An early video work by Brian Bress titled Rock Your Body (2006) finds the artist in a makeshift space suit dancing to Justin Timberlake’s eponymous song. In front of a carefully engineered homemade set composed of two French doors, two columns, and several sculptural objects, Bress dances while pulling objects out of his front-zippered suit. A large blue vase comes first, followed by several sticks, which he wields like batons during his jerky dance. By the end of the song, the sticks have been neatly put away inside the vase, which is sitting perfectly at the center of the tableau. After the music ends, Bress shimmies off the stage.
The appearance of this LA-based artist’s work has evolved considerably since then. His 2014 solo exhibition at his Los Angeles gallery, Cherry and Martin, included several two-dimensional objects that resembled slick, highly polished, abstract and figural paintings, but were in fact high-definition, flat-screen video animations that featured varying degrees of movement. In the Clayhands series (2014), colored circles embedded within the canvas compositions act as stages for video footage of hands at work molding clay pieces. With the videos playing on loops, these animated paintings turn into abstract theaters where sculptures are made over and over again.
Bress’ practice has evolved organically, through trial and error, to encompass the peculiar mix of drawing, painting, performance, and video that it is today. While his aesthetic sensibilities and technical execution have become much more sophisticated in recent years, his essential strategy remains the same: take a formal structure and burrow into it, exploring and animating it from within to create new ways of seeing and experiencing the scene.
The artist’s first love was drawing; he attended the Rhode Island School of Design (RISD) as an undergraduate with the intention of majoring in illustration. Driven by curiosity to learn new skills however, he ended up graduating as a film and video animation major. Following a failed attempt to develop a cartoon series for MTV, Bress decided to enroll in the graduate painting program at UCLA. A studio visit with faculty member Lari Pittman turned out to be pivotal. “There I was, making bad paintings in the studio and trying to make them better by attaching things I found in thrift stores and photographing myself inside of them,” Bress recounts. He was trying to make good paintings but was still interested in employing movement and time. Feeling like he was floundering, he asked Pittman why he had been accepted into the highly competitive program. Pittman replied that the school was not interested in the best painters, rather they were interested in the best students-people who were doing something intriguing but still needed help working out their direction. This freed Bress up to go with his instincts and experiment more freely.
Bress’ earlier works, as exemplified by Rock Your Body, were playful and childlike in their willingness to be utterly silly within a serious fine art context. Over time, he learned to dial down his enthusiasm and make works that were quieter and perhaps more capable of letting the viewer in. He also gravitated away from collaging found objects, and toward creating imagined environments of his own.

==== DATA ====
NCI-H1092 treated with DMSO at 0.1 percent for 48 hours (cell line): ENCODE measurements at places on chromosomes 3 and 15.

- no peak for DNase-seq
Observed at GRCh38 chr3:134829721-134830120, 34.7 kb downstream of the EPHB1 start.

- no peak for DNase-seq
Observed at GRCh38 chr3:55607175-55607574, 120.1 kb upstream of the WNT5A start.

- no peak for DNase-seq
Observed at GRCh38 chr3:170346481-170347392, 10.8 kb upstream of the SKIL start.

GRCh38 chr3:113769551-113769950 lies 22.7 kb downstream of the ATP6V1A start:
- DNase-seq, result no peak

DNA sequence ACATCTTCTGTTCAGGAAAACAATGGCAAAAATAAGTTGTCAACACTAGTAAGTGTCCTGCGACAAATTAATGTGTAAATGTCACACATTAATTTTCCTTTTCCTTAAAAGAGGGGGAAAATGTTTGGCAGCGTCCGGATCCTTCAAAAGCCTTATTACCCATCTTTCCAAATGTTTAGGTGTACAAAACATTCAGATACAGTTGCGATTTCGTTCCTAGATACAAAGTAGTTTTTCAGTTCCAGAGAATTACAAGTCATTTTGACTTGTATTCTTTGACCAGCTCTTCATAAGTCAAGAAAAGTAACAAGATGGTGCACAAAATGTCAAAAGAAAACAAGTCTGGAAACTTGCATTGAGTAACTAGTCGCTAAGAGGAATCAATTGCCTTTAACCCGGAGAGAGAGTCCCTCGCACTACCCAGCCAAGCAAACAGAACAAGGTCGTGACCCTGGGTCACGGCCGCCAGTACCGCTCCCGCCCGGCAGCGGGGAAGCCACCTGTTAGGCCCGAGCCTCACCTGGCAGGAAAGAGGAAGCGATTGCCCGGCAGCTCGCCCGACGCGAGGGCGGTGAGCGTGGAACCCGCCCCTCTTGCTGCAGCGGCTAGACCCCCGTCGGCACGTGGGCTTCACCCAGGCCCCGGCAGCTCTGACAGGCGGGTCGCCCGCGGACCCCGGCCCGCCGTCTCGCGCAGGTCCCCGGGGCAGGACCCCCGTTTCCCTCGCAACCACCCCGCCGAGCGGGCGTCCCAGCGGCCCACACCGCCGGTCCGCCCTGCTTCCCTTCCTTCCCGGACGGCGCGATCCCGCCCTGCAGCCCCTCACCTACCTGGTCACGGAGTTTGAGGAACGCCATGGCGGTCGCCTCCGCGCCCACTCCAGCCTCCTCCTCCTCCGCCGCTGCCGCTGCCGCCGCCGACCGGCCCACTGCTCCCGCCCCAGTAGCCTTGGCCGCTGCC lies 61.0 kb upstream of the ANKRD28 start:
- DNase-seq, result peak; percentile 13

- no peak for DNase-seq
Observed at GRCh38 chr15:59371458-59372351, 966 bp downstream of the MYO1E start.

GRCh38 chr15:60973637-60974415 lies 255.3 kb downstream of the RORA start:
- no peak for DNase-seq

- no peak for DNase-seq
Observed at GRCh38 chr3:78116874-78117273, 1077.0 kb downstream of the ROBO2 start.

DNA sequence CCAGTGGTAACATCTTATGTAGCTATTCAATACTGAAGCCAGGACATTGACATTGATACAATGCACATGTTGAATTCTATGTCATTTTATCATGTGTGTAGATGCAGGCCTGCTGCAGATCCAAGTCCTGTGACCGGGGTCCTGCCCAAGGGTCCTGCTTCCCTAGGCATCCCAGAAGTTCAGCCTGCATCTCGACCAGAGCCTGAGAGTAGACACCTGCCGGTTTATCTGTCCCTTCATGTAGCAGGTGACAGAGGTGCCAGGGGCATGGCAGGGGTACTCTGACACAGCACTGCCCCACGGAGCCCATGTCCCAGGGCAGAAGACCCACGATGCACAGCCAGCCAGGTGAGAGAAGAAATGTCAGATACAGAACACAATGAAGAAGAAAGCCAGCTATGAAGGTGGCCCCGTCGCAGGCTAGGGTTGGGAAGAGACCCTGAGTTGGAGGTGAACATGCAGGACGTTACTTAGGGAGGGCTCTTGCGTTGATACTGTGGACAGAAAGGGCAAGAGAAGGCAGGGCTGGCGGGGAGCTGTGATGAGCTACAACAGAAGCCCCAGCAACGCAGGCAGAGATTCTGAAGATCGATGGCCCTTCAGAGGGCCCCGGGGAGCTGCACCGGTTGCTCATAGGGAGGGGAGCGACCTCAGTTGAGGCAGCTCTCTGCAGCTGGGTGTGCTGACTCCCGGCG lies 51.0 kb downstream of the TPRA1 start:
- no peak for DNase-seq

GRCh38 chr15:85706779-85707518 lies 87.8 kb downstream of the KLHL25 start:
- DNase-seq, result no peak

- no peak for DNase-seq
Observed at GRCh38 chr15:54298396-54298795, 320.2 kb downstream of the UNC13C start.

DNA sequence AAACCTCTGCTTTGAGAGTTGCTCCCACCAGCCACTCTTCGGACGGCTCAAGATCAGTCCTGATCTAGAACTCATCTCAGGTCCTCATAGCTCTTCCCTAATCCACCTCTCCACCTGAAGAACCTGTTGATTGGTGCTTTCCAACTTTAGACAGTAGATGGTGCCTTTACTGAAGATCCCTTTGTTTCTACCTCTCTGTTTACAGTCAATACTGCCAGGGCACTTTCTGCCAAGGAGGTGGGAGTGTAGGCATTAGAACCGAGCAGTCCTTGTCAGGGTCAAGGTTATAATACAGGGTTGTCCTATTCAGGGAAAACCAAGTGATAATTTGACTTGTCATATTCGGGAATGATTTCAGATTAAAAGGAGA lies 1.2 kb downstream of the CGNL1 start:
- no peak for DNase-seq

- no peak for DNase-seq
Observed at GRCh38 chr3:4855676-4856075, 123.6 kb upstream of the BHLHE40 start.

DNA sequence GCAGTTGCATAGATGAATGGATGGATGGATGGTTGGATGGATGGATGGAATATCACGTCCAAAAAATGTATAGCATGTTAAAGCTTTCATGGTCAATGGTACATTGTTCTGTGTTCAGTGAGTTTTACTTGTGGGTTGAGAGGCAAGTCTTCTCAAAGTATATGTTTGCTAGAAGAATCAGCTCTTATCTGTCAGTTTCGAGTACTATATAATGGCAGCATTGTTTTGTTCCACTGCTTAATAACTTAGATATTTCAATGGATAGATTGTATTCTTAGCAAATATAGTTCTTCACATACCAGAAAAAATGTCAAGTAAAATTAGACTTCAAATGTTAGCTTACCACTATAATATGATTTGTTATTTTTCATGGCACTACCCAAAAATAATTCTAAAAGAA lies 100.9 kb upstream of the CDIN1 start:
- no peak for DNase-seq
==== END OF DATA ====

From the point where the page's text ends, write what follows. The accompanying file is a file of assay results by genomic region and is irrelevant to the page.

Bress is a visual formalist at heart; by his own admission, he begins each work with visual motifs that he likes and lets them guide his decisions. He is also consistently attracted to physical movement and the lessons that it can yield. “I do more pieces now where you watch something evolve over a period of time,” the artist says. “If you’ve ever watched somebody drawing, it’s a really fascinating process-you’re always wondering what’s going to come next. It’s an awesome insight into the way someone is thinking that doesn’t involve language.”
Currently, Bress is working toward his first solo museum show, which opens at the Utah Museum of Fine Arts this fall. The exhibition is primarily a 10-year retrospective of Bress’ videos, sculptures, and works on paper to date, but will also include some new work. At his large, airy, and cluttered studio in Glassell Park, Bress shared an ambitious new piece he is working on-a stacked, multi-channel Rubik’s Cube-style video installation that mixes the movements of various figures wearing full-body collage suits. It’s a jazzy idea that is once again grounded in formal structure-the brightly colored suits, each a different color and plastered with magazine cutouts, were inspired by the classic Josef Albers book “Interaction of Color.”
Equally attracted to structure and unpredictability, Bress strategically employs both to create his unique works, which are at once strangely off-kilter and genially appealing. “Being in the studio is so much fun,” he reflects. “Not because there are no rules, but because you make them and stick to them and then when you do break them, everyone knows. I guess that’s how comedy works-with a rupture of expectations. A pattern was set up and then it was broken.”
“Brian Bress: Make Your Own Friends” will be on view at the Utah Museum of Fine Arts, in Salt Lake City, Utah. From September 18, 2015 – January 10, 2016.
The exhibition will travel to the Museum of Contemporary Art Denver, in February 2016.